f

is phase

by which current “lags” the driving EMF

Must determine I
m

and
f

Plug in solution: differentiate & integrate sin(
w
t
-
f
)

Substitute

Current (2)

Expand sin & cos expressions

Collect sin
w
d
t &

cos
w
d
t

terms separately

These equations can be solved for I
m

and
f

(next slide)

High school trig!

cos
w
d
t terms

sin
w
d
t terms

Solve for
f

and I
m

in terms of

R, X
L
, X
C

and Z have dimensions of resistance

Let’s try to understand this solution using
“phasors”

Solution

for AC Current (3)

Inductive “reactance”

Capacitive “reactance”

Total “impedance”

REMEMBER Phasor Diagrams?

V
p

I
p

w
t

V
p

I
p

w
t

V
p

I
p

w
t

Resistor

Capacitor

Inductor

A phasor is an arrow whose length represents the amplitude of

an AC voltage or current.

The phasor rotates counterclockwise about the origin with the

angular frequency of the AC quantity.

Phasor diagrams are useful in solving complex AC circuits.

Reactance
-

Phasor Diagrams

V
p

I
p

w
t

V
p

I
p

w
t

V
p

I
p

w
t

Resistor

Capacitor

Inductor

“Impedance”

of an AC Circuit

R

L

C

~

The impedance, Z, of a circuit relates peak

current to peak voltage:

(Units: OHMS)

“Impedance”

of an AC Circuit

R

L

C

~

The impedance, Z, of a circuit relates peak

current to peak voltage:

(Units: OHMS)

(This is the AC equivalent of Ohm’s law.)

Impedance of an RLC Circuit

R

L

C

~

E

As in DC circuits, we can use the loop method:

E

-

V
R

-

V
C

-

V
L

= 0

I is same through all components.

Impedance of an RLC Circuit

R

L

C

~

E

As in DC circuits, we can use the loop method:

E

-

V
R

-

V
C

-

V
L

= 0

I is same through all components.

BUT: Voltages have different PHASES

Phasors for a Series RLC Circuit

I
p

V
Rp

(V
Cp
-

V
Lp
)

V
P

f

V
Cp

V
Lp

Phasors for a Series RLC Circuit

By Pythagoras’ theorem:

(V
P

)
2

= [ (V
Rp

)
2

+ (V
Cp

-

V
Lp
)
2

]

I
p

V
Rp

(V
Cp
-

V
Lp
)

V
P

f

V
Cp

V
Lp

Phasors for a Series RLC Circuit

By Pythagoras’ theorem:

(V
P

)
2

= [ (V
Rp

)
2

+ (V
Cp

-

V
Lp
)
2

]

= I
p
2

R
2

+ (I
p

X
C

-

I
p

X
L
)

2

I
p

V
Rp

(V
Cp
-

V
Lp
)

V
P

f

V
Cp

V
Lp

Impedance of an RLC Circuit

Solve for the current:

R

L

C

~

Impedance of an RLC Circuit

Solve for the current:

Impedance:

R

L

C

~

The circuit hits resonance when 1/
w
C
-
w
L=0:
w
r
=1/

When this happens the capacitor and inductor cancel each other

and the circuit behaves purely resistively: I
P
=V
P
/R.

Impedance of an RLC Circuit

The current’s magnitude depends on

the driving frequency. When Z is a

minimum, the current is a maximum.

This happens at a resonance frequency:

w

The current dies away

at both low and high

frequencies.

I
P

0

1

0

2

1

0

3

1

0

4

1

0

5

R

=

1

0

0

W

R

=

1

0

W

w
r

L=1mH

C=10
m
F

Phase in an RLC Circuit

I
p

V
Rp

(V
Cp
-

V
Lp
)

V
P

f

V
Cp

V
Lp

We can also find the phase:

tan
f

= (V
Cp

-

V
Lp
)/ V
Rp

or;

tan
f

= (X
C
-
X
L
)/R
.

or

tan
f

= (1/
w
C
-

w
L) / R

Phase in an RLC Circuit

At resonance the phase goes to zero (when the circuit becomes

purely resistive, the current and voltage are in phase).

I
p

V
Rp

(V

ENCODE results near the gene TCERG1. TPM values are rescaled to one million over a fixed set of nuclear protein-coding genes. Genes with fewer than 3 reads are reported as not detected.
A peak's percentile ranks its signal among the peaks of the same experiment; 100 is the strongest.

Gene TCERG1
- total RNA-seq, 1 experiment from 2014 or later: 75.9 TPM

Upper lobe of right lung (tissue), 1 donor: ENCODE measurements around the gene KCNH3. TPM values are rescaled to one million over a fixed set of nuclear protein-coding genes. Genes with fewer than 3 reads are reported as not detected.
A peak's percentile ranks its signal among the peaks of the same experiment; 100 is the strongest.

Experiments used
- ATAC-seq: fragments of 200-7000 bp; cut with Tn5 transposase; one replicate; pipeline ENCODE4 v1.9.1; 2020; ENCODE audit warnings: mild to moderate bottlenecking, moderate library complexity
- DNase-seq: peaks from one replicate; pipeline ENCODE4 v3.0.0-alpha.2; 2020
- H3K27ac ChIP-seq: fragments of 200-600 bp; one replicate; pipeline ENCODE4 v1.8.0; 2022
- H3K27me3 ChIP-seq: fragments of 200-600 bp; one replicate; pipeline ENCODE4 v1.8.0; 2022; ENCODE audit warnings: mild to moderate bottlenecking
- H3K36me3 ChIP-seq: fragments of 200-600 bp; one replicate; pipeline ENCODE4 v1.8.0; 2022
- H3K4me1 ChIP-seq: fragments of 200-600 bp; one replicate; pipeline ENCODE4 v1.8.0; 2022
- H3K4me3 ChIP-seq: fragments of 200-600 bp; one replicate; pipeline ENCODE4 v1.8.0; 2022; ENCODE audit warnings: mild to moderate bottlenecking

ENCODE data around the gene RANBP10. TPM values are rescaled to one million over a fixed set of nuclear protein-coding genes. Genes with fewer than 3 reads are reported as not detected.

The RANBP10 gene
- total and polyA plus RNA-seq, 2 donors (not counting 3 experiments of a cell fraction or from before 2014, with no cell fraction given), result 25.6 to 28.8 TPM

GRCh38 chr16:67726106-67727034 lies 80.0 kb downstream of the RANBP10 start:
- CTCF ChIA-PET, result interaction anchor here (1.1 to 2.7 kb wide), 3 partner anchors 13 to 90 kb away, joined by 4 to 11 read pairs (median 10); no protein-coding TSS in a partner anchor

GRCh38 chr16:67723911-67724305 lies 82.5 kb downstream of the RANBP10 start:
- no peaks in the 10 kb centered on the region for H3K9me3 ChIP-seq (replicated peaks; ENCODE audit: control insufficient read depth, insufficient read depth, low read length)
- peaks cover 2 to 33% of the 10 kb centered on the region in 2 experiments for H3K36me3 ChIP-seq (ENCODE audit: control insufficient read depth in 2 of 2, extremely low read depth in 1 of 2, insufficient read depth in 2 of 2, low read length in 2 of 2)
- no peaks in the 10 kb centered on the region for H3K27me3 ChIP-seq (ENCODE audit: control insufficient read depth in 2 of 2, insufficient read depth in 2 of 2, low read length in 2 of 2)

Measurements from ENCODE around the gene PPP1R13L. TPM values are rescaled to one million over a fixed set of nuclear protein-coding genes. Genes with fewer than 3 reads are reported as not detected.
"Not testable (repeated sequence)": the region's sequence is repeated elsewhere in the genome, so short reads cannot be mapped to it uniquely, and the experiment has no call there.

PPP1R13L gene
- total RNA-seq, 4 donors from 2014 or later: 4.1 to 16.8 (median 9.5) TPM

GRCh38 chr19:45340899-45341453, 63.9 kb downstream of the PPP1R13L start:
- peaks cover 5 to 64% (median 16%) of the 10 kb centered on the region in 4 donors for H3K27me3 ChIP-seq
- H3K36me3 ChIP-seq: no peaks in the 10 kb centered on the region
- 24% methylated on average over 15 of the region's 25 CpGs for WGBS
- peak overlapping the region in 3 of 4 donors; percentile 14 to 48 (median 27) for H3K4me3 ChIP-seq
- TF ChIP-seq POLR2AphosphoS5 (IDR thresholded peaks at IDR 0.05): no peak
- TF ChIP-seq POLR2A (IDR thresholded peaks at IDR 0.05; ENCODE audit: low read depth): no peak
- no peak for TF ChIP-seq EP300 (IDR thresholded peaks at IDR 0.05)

Cp
-

V
Lp
)

V
P

f

V
Cp

V
Lp

We can also find the phase:

tan
f

= (V
Cp

-

V
Lp
)/ V
Rp

or;

tan
f

= (X
C
-
X
L
)/R
.

or

tan
f

= (1/
w
C
-

w
L) / R

More generally, in terms of impedance:

cos
f =

R/Z

Power in an AC Circuit

V(t) = V
P

sin (
w

=
I(t) = I
P

sin (
w

=

=
I
P
V
P

sin
2
(
w

=

=
=
twice as fast.

V

w
t

p

2p

I

w
t

p

2p

P

f
= 0

(This is for a purely

resistive

circuit.)

The power is P=IV. Since both I and V vary in time, so

does the power: P is a function of time.

Power in an AC Circuit

Use,
V = V
P

sin (
w
t) and I = I
P

sin (
w
t+
f
) :

P(t) = I
p
V
p
sin(
w
t) sin (
w
t+
f
)

This wiggles in time, usually very fast. What we usually

care about is the time average of this:

(T=1/f )

Power in an AC Circuit

Now:

Power in an AC Circuit

Now:

Power in an AC Circuit

Use:

and:

So

Now:

Power in an AC Circuit

Use:

and:

So

Now:

which we usually write as

Power in an AC Circuit

f

goes from
-
90
0

to 90
0
, so the average power is positive)

cos(
f)

is called the
power factor
.

For a purely resistive circuit the power factor is 1.

When R=0, cos(
f
)=0 (energy is traded but not dissipated).

Usually the power factor depends on frequency.

Power in an AC Circuit

What if
f

is not zero?

I

V

P

Here I and V are 90
0

out of phase. (
f=
90
0
)

(It is purely
reactive
)

The
time average

of

P is zero.

w
t

STOP!

Transformers

Transformers use mutual inductance to change voltages:

Primary

Secondary

N
2

turns

V
1

V
2

N
1

turns

Iron Core

Power is conserved, though:

(if 100% efficient.)

Transformers & Power Transmission

20,000 turns

V
1
=110V

V
2
=20kV

110 turns

Transformers can be used to “step up” and “step

down” voltages for power transmission.

Power

=I
1

V
1

Power

=I
2

V
2

We use high voltage (e.g. 365 kV) to transmit electrical

power over long distances.

Why

do we want to do this?

Transformers & Power Transmission

20,000 turns

V
1
=110V

V
2
=20kV

110 turns

Transformers can be used to “step up” and “step down”
voltages, for power transmission and other applications.

Power

=I
1

V
1

Power

=I
2

V
2

We use high voltage (e.g. 365 kV) to transmit electrical

power over long distances.

Why

do we want to do this?
P = I
2
R

(P = power dissipation in the line
-

I is smaller at high voltages)